As an alcoholic and addict in recovery, I have achieved a little sober time. The term “little” is highly subjective, of course. I’ve run into people with decades of sobriety who say they have a little sober time, and I have met those who have been sober for a month or week or day who say the same thing. From my perspective, the length of time they have been sober is huge in either person’s case, but I like when a person uses the term “little” because it implies humility on the part of the speaker. And a healthy dose of humility is a vital part of any solid program of sobriety.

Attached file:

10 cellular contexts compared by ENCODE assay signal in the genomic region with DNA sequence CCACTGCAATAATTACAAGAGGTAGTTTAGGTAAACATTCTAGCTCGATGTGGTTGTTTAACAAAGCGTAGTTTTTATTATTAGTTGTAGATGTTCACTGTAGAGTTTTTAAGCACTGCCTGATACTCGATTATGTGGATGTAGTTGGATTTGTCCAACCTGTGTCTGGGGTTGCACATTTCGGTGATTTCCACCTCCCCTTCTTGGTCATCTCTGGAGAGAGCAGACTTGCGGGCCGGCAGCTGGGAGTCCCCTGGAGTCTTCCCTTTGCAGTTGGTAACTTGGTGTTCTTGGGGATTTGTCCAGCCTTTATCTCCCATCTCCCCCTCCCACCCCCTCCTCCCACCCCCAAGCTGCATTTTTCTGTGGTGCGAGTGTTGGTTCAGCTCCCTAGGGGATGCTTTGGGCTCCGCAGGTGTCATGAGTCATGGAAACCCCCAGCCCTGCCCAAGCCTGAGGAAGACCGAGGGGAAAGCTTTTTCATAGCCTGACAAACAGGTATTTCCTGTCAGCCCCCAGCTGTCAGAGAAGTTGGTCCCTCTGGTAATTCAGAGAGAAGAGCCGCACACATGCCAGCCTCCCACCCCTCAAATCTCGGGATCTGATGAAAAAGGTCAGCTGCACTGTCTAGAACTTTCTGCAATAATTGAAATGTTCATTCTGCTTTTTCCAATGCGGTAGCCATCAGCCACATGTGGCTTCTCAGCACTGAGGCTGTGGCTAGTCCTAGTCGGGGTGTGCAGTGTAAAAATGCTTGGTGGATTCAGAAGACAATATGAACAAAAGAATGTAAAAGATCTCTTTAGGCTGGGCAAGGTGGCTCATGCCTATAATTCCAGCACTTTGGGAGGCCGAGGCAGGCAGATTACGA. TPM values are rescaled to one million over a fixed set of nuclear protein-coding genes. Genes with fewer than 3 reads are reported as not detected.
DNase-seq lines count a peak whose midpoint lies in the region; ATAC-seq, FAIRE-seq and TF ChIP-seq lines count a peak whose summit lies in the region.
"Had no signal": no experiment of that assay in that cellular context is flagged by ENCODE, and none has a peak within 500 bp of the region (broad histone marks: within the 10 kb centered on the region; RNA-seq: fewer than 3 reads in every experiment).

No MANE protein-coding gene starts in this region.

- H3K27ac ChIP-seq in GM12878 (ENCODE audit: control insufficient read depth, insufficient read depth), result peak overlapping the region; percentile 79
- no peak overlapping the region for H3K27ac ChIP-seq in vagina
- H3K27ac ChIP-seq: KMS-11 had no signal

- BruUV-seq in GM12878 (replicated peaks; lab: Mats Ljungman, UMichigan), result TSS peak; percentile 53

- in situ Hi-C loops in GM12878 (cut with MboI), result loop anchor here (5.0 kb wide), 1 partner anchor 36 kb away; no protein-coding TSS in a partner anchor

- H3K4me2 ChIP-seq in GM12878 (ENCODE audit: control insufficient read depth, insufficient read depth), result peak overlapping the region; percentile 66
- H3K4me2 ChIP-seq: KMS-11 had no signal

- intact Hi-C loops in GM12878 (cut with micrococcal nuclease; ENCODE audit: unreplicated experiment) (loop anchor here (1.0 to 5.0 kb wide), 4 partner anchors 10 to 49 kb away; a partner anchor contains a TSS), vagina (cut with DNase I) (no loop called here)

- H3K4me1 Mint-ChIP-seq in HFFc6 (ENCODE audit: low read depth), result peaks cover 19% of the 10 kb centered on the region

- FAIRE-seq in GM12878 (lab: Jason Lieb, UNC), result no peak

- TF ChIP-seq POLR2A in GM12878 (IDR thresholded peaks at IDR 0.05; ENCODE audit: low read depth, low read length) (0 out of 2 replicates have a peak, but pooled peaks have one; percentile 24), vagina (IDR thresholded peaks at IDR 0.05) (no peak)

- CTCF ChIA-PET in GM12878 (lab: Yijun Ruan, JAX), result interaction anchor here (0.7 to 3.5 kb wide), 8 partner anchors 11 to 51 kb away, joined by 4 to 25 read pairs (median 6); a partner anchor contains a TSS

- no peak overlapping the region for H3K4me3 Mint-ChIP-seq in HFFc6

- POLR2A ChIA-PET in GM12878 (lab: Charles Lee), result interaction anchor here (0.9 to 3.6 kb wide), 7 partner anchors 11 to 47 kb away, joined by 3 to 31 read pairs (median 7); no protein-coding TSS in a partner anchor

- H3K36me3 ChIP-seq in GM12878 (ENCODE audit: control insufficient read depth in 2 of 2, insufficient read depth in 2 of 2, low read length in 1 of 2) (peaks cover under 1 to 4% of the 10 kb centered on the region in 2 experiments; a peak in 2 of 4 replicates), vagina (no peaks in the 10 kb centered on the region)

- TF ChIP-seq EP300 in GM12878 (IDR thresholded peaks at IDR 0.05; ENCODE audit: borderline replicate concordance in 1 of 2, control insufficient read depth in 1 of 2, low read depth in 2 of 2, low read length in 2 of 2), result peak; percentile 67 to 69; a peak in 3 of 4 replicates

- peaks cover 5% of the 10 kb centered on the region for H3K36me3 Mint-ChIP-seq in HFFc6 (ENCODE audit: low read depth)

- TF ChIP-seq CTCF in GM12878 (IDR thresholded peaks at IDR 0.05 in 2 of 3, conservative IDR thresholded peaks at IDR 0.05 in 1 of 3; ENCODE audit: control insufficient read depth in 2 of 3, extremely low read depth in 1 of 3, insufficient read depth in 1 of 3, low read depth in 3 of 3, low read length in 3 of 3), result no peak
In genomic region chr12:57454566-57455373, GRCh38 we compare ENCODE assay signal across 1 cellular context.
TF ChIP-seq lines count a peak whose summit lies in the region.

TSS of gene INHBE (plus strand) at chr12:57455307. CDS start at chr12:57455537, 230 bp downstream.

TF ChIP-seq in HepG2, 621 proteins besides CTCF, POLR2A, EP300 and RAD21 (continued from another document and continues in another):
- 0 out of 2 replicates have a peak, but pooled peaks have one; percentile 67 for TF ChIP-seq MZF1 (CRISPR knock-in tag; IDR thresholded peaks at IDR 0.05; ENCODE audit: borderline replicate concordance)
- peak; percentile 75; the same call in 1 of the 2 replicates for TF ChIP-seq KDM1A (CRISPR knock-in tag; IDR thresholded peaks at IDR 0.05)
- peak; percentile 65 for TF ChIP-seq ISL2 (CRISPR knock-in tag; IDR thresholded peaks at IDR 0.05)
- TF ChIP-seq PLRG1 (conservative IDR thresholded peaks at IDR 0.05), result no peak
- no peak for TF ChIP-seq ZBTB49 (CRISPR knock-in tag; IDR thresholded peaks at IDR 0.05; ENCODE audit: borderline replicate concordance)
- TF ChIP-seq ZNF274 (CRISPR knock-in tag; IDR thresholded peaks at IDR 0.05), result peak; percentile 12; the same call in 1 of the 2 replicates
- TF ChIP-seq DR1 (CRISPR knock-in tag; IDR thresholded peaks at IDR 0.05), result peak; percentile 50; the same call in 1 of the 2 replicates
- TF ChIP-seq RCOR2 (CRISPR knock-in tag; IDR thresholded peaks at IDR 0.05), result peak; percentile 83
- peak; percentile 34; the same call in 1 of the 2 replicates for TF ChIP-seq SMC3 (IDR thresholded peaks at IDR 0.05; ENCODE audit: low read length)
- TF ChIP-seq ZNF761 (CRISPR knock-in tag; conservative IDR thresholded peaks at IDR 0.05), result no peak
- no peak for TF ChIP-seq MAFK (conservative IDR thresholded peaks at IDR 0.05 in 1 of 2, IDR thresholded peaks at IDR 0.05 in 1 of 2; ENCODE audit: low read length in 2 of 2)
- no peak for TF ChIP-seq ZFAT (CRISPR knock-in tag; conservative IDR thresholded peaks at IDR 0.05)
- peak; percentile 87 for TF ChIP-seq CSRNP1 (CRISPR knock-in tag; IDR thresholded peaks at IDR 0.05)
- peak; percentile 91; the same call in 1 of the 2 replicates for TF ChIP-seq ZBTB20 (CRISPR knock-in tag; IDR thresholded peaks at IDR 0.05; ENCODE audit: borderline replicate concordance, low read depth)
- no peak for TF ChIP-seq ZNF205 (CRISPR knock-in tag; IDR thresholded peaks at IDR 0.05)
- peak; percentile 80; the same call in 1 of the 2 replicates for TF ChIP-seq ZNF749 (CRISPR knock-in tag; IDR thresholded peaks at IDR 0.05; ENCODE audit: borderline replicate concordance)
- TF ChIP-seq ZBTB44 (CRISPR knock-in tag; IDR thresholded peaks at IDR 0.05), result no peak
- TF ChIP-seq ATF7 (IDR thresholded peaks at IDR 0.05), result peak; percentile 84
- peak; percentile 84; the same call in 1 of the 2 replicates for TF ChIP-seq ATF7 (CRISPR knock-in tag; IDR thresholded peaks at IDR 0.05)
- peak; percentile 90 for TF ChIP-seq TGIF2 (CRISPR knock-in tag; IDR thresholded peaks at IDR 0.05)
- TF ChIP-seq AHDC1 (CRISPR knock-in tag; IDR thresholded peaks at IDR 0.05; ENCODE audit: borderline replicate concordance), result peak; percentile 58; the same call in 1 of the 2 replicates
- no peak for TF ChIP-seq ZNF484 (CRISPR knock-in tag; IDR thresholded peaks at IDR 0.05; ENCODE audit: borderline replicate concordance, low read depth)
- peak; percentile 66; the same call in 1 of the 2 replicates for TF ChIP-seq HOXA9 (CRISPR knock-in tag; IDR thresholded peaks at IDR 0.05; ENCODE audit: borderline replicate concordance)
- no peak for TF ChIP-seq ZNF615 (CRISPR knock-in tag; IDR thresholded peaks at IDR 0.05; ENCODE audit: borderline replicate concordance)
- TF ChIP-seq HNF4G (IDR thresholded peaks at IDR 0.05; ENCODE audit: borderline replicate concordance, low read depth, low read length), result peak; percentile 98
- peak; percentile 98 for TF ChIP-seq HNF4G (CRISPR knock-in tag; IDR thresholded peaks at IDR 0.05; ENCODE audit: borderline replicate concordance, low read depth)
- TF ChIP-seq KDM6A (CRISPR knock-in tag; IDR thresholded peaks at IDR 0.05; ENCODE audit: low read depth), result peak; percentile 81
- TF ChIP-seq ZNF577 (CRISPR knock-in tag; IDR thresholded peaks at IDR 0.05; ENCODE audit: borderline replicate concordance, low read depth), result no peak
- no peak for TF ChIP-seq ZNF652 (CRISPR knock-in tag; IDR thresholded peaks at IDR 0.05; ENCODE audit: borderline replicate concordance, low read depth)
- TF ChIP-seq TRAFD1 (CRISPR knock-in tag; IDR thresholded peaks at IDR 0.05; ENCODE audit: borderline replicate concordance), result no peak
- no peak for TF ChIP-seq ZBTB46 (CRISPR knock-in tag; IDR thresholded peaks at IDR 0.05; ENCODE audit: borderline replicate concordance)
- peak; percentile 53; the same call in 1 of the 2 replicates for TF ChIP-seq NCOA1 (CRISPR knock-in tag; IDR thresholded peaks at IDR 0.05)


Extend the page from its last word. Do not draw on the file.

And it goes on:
As I said, I have achieved a little sober time. Currently, I don’t attend as many 12 step meetings as I would like. This is mainly due to the fact that I don’t currently have a license to drive. (It pains me when I think of how slow the law moves when dealing with DUI and other substance-abuse/traffic violations. People who commit these types of offenses continue to drive for months or sometimes years after they are arrested and before punishment begins. I know this from experience. I only wish I had started to serve my sentence sooner, so as to have been done with this phase of the sentence sooner. But I digress) Many people in the rooms would say that my lack of regular attendance at meetings is a recipe for disaster. Meetings are one of the basic needs for many in recovery, and people who skip them tend to have a much higher tendency to go back to their addictive behaviors.